Starting Monday of this week off it started raining, and it pretty much hasn't stopped since then.  I mean I can't really complain because before this week we had 3 1/2 straight weeks of sunny gorgeous weather,  it is just kind of a bummer it has to be crappy on our week off.  So my plan of going to the beach everyday has pretty much been ruined.  It is also a bummer because they have had to cancel a lot of the pasos here in Huelva, and I was looking forward to seeing them.  But they have managed to fit a few in, and Kacie's apartment is right above one of the main roads they come down.  So I've gotten to soak up a bit of culture this week.  Speaking of culture i've had 2 very cultural experiences this week that I would like to share.  First has to do with soccer, well actually futbol, which is what it is called everywhere in the world except America.  On Tuesday night Madrid played Barcelona.  HUGE rivals, when they play it's a big deal.  Well Kacie and I were hanging out, watching a movie on TV, flipping back and forth between the game and the movie.  Well we are watching the movie and all of a sudden we here shouts and screams coming from outside, she says I think someone just scored.  I quick flip to the game and sure enough, Madrid has scored a goal.  We could hear the cheering all the way in her apartment.  Then as I was walking home I was surrounded by celebration.  My whole 20 minute walk home cars were honking, people shouting out of windows and to each other on the street.  People were setting off bottle rockets and a group of kids were standing on the fountain by my house waving their shirts and flags cheering.  You just don't experience that in the US, they really love their futbol here.

Experience number 2, also happened has I was walking home one night.  As many of you know the culture here is way more about the night life.  Dinner is eaten much later, and the general public just tends to stay up much later than our culture.  Walking home at midnight, it is perfectly normal for the streets to be filled with people.  So as i'm walking home at 12:30 I bumped into 3 brothers I tutor.  They are ages 4, 5 and 9.  They were walking out of restaurant, having just eaten dinner.  We chatted a bit (about the Madrid vs. Barcelona match, good thing I watched it the day before)  and then they were off to play.  The 4 year old was off to play at 12:30am as I was walking home to go to bed.  And the thing is, that is perfectly normal here.  I just had to chuckle at that.  So anyways, that is what has been happening around here.  My time is just dwindling away too fast and I'm just trying to take it all in before  it's gone.  I'm excited to get back to school next week, and I'll let you all know how the play turns out.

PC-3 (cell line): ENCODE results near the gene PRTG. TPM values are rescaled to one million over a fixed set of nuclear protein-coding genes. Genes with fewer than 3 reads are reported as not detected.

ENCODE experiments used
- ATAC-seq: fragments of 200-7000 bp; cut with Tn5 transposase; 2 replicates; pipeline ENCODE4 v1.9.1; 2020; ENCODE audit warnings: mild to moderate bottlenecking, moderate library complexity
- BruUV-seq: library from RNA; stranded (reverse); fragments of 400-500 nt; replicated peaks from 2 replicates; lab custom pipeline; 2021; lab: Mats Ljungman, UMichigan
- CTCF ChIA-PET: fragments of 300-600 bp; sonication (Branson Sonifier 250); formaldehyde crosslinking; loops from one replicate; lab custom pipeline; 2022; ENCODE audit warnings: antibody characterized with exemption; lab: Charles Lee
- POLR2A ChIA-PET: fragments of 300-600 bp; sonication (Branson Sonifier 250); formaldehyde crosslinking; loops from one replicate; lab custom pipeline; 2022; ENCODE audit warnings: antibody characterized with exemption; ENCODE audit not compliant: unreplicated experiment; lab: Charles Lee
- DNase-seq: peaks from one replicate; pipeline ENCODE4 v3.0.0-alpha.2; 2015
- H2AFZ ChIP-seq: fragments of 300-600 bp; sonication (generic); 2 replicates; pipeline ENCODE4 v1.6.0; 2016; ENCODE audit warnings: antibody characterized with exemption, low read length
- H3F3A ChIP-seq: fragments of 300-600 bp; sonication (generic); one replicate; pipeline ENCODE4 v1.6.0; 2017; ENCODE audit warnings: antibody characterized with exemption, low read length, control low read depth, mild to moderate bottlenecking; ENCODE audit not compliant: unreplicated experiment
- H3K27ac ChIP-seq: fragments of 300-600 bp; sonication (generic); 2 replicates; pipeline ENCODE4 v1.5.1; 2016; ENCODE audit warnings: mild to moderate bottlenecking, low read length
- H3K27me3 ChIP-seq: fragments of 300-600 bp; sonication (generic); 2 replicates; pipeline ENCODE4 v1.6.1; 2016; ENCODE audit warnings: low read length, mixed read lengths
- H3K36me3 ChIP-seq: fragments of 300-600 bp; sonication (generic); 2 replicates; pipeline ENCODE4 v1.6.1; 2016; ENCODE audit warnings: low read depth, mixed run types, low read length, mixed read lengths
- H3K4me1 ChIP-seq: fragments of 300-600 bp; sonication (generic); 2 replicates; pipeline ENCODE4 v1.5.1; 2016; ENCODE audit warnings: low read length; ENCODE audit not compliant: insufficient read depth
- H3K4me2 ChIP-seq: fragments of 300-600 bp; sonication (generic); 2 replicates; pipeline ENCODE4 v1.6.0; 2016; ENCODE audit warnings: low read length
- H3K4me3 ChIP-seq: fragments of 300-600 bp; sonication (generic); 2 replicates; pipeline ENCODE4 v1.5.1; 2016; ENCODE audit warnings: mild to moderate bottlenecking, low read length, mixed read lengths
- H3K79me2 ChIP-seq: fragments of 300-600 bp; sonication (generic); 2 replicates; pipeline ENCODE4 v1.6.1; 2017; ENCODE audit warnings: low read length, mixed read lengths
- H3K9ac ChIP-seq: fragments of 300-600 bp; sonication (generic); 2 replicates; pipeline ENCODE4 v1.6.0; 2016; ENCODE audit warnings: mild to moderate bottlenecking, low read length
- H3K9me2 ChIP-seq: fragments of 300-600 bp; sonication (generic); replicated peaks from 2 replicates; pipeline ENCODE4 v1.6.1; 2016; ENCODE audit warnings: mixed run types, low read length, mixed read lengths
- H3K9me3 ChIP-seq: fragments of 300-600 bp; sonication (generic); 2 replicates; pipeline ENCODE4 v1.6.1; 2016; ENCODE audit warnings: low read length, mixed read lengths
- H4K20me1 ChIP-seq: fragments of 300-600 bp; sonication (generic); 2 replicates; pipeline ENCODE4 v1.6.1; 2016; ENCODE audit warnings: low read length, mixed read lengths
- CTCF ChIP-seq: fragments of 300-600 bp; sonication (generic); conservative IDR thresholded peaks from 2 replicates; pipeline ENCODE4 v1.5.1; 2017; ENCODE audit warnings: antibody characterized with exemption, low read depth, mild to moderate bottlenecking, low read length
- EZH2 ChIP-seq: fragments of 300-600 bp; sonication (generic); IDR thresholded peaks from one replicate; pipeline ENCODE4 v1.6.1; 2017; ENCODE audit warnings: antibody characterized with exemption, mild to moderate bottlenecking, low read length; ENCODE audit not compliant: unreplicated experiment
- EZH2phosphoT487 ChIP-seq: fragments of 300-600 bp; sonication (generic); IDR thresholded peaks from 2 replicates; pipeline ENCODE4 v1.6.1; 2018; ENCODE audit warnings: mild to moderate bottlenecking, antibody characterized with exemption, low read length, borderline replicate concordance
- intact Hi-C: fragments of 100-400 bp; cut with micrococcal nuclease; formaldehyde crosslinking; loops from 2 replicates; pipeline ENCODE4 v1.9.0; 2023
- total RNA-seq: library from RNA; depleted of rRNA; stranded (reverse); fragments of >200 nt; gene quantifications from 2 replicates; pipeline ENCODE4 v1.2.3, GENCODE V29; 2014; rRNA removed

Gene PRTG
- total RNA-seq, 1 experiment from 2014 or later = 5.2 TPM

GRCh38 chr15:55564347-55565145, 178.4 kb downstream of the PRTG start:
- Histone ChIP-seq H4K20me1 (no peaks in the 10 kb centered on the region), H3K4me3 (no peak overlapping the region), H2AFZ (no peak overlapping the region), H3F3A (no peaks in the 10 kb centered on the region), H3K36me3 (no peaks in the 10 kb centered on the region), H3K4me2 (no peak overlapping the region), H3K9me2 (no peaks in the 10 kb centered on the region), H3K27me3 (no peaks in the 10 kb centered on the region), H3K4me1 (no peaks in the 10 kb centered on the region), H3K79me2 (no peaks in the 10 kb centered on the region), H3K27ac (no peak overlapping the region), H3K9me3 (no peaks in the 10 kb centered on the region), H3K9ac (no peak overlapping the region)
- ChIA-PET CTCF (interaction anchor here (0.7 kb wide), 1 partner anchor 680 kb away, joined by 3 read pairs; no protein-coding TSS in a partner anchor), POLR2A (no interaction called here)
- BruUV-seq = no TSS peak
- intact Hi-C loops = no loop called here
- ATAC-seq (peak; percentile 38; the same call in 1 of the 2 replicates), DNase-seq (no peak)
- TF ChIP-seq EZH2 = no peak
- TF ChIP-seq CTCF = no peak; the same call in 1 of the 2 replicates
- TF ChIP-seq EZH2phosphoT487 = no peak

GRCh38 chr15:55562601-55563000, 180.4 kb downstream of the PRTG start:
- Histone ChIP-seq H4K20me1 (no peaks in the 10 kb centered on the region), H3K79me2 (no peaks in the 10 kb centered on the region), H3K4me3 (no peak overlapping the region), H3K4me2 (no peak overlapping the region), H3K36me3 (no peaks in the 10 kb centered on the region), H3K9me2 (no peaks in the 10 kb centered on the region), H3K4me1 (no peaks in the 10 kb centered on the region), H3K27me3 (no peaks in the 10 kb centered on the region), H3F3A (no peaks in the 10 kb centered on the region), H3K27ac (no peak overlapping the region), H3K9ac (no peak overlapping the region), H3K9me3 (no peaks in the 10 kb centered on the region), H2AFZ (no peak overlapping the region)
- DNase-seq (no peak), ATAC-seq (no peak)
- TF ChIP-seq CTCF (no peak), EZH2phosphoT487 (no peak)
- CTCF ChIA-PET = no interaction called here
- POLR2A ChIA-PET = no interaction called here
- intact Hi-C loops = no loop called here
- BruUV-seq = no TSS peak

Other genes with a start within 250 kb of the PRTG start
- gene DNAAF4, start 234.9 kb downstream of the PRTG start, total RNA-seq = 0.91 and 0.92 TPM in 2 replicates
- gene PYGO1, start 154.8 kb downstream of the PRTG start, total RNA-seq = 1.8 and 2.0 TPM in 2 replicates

Happy Easter everyone!
Hasta luego

Tuesday, March 29, 2011

March Madness

Well I as I find myself almost at the end of March I can't help but to think that is was a full and crazy month indeed.  As I've been told  by my mother several times, my blog has not been updated in quite some time.  I'm sorry, but really, I have been quite busy.  So as this month comes to a close I'll update you all a bit.

As you know the month started with the end of my trip to Madrid, but that one I already blogged about.  But it was a great start to what would be a great month.  Tony left the beginning of March,  It seems like forever ago that he was here, but it's really only been a few weeks, regardless he is very missed in Huelva.  Carnaval happened here in early March as well.  It is the celebrations that take place before lent, sort of like Marty Graw.  We had a big party at my school and all the kids dressed up.  We had a parade and all the kids got a turn to dance on the stage and through confetti at everyone.  As my choice of costumes was limited I went as a 'typical American,' wearing a baseball hat, jeans, my twins shirt and tennis shoes.  The kids didn't really get it, but my teachers thought it was funny.

Some of you know my good friend Julia from Gustavus is nannying here in Andalucia.  So we began planning a trip together.  Two weeks ago I took 3 buses and finally met her in Algeciras, where together we made the trip over the boarder to Gibraltar.  What a crazy place!!  As an English colony everything around me was in English again, something I am not use to.  It was the first time in 6 month I could read a menu and know what everything on it was.  The sight to see in Gibraltar is obviously the rock, so we took the cable cars up to the top to spend a little quality time with the monkeys.  They are actually kind of scary because they just rome around where they please and can attack at any moment.  We walked around the paths and enjoyed the beautiful views up the coast of Spain and over the straight to Africa.  Probably the closest I'll get to Africa this time around.